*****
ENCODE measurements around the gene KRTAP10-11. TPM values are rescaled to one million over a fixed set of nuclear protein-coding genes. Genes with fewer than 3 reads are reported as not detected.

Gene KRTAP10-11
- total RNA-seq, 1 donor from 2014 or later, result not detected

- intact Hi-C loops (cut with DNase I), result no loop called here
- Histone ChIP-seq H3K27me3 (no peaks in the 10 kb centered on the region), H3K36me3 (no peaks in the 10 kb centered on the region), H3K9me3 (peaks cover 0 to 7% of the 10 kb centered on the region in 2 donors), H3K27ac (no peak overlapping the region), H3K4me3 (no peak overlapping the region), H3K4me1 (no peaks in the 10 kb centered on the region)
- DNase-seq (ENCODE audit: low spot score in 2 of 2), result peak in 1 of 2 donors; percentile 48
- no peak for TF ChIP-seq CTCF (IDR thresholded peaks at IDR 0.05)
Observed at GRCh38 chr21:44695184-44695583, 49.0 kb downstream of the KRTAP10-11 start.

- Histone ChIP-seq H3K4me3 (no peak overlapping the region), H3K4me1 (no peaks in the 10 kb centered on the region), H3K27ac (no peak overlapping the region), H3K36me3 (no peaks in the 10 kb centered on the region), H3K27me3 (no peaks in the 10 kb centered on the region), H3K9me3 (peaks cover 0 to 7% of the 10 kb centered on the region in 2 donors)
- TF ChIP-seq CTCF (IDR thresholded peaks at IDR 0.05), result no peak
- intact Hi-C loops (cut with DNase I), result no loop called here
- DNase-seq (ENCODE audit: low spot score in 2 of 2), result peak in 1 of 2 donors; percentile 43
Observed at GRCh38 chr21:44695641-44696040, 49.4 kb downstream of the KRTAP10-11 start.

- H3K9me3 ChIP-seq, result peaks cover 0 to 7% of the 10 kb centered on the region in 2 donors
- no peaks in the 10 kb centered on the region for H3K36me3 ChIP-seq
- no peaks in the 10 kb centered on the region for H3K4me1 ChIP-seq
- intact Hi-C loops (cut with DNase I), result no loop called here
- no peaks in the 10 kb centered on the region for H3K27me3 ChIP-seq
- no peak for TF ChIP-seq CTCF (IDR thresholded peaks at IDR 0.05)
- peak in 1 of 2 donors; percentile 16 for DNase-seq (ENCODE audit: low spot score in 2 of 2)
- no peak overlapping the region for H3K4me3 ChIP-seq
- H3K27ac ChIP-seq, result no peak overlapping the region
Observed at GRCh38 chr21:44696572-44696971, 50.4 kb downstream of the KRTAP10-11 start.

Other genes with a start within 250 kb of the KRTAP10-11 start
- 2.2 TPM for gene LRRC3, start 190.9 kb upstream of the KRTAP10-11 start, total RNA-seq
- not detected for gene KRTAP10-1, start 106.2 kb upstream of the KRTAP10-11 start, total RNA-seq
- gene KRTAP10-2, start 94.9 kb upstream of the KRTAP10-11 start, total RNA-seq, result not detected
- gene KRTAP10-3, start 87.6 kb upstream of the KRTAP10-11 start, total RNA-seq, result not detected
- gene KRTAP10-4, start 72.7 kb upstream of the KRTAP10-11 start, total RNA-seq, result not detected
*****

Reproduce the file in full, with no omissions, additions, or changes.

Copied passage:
ENCODE measurements around the gene KRTAP10-11. TPM values are rescaled to one million over a fixed set of nuclear protein-coding genes. Genes with fewer than 3 reads are reported as not detected.

Gene KRTAP10-11
- total RNA-seq, 1 donor from 2014 or later, result not detected

- intact Hi-C loops (cut with DNase I), result no loop called here
- Histone ChIP-seq H3K27me3 (no peaks in the 10 kb centered on the region), H3K36me3 (no peaks in the 10 kb centered on the region), H3K9me3 (peaks cover 0 to 7% of the 10 kb centered on the region in 2 donors), H3K27ac (no peak overlapping the region), H3K4me3 (no peak overlapping the region), H3K4me1 (no peaks in the 10 kb centered on the region)
- DNase-seq (ENCODE audit: low spot score in 2 of 2), result peak in 1 of 2 donors; percentile 48
- no peak for TF ChIP-seq CTCF (IDR thresholded peaks at IDR 0.05)
Observed at GRCh38 chr21:44695184-44695583, 49.0 kb downstream of the KRTAP10-11 start.

- Histone ChIP-seq H3K4me3 (no peak overlapping the region), H3K4me1 (no peaks in the 10 kb centered on the region), H3K27ac (no peak overlapping the region), H3K36me3 (no peaks in the 10 kb centered on the region), H3K27me3 (no peaks in the 10 kb centered on the region), H3K9me3 (peaks cover 0 to 7% of the 10 kb centered on the region in 2 donors)
- TF ChIP-seq CTCF (IDR thresholded peaks at IDR 0.05), result no peak
- intact Hi-C loops (cut with DNase I), result no loop called here
- DNase-seq (ENCODE audit: low spot score in 2 of 2), result peak in 1 of 2 donors; percentile 43
Observed at GRCh38 chr21:44695641-44696040, 49.4 kb downstream of the KRTAP10-11 start.

- H3K9me3 ChIP-seq, result peaks cover 0 to 7% of the 10 kb centered on the region in 2 donors
- no peaks in the 10 kb centered on the region for H3K36me3 ChIP-seq
- no peaks in the 10 kb centered on the region for H3K4me1 ChIP-seq
- intact Hi-C loops (cut with DNase I), result no loop called here
- no peaks in the 10 kb centered on the region for H3K27me3 ChIP-seq
- no peak for TF ChIP-seq CTCF (IDR thresholded peaks at IDR 0.05)
- peak in 1 of 2 donors; percentile 16 for DNase-seq (ENCODE audit: low spot score in 2 of 2)
- no peak overlapping the region for H3K4me3 ChIP-seq
- H3K27ac ChIP-seq, result no peak overlapping the region
Observed at GRCh38 chr21:44696572-44696971, 50.4 kb downstream of the KRTAP10-11 start.

Other genes with a start within 250 kb of the KRTAP10-11 start
- 2.2 TPM for gene LRRC3, start 190.9 kb upstream of the KRTAP10-11 start, total RNA-seq
- not detected for gene KRTAP10-1, start 106.2 kb upstream of the KRTAP10-11 start, total RNA-seq
- gene KRTAP10-2, start 94.9 kb upstream of the KRTAP10-11 start, total RNA-seq, result not detected
- gene KRTAP10-3, start 87.6 kb upstream of the KRTAP10-11 start, total RNA-seq, result not detected
- gene KRTAP10-4, start 72.7 kb upstream of the KRTAP10-11 start, total RNA-seq, result not detected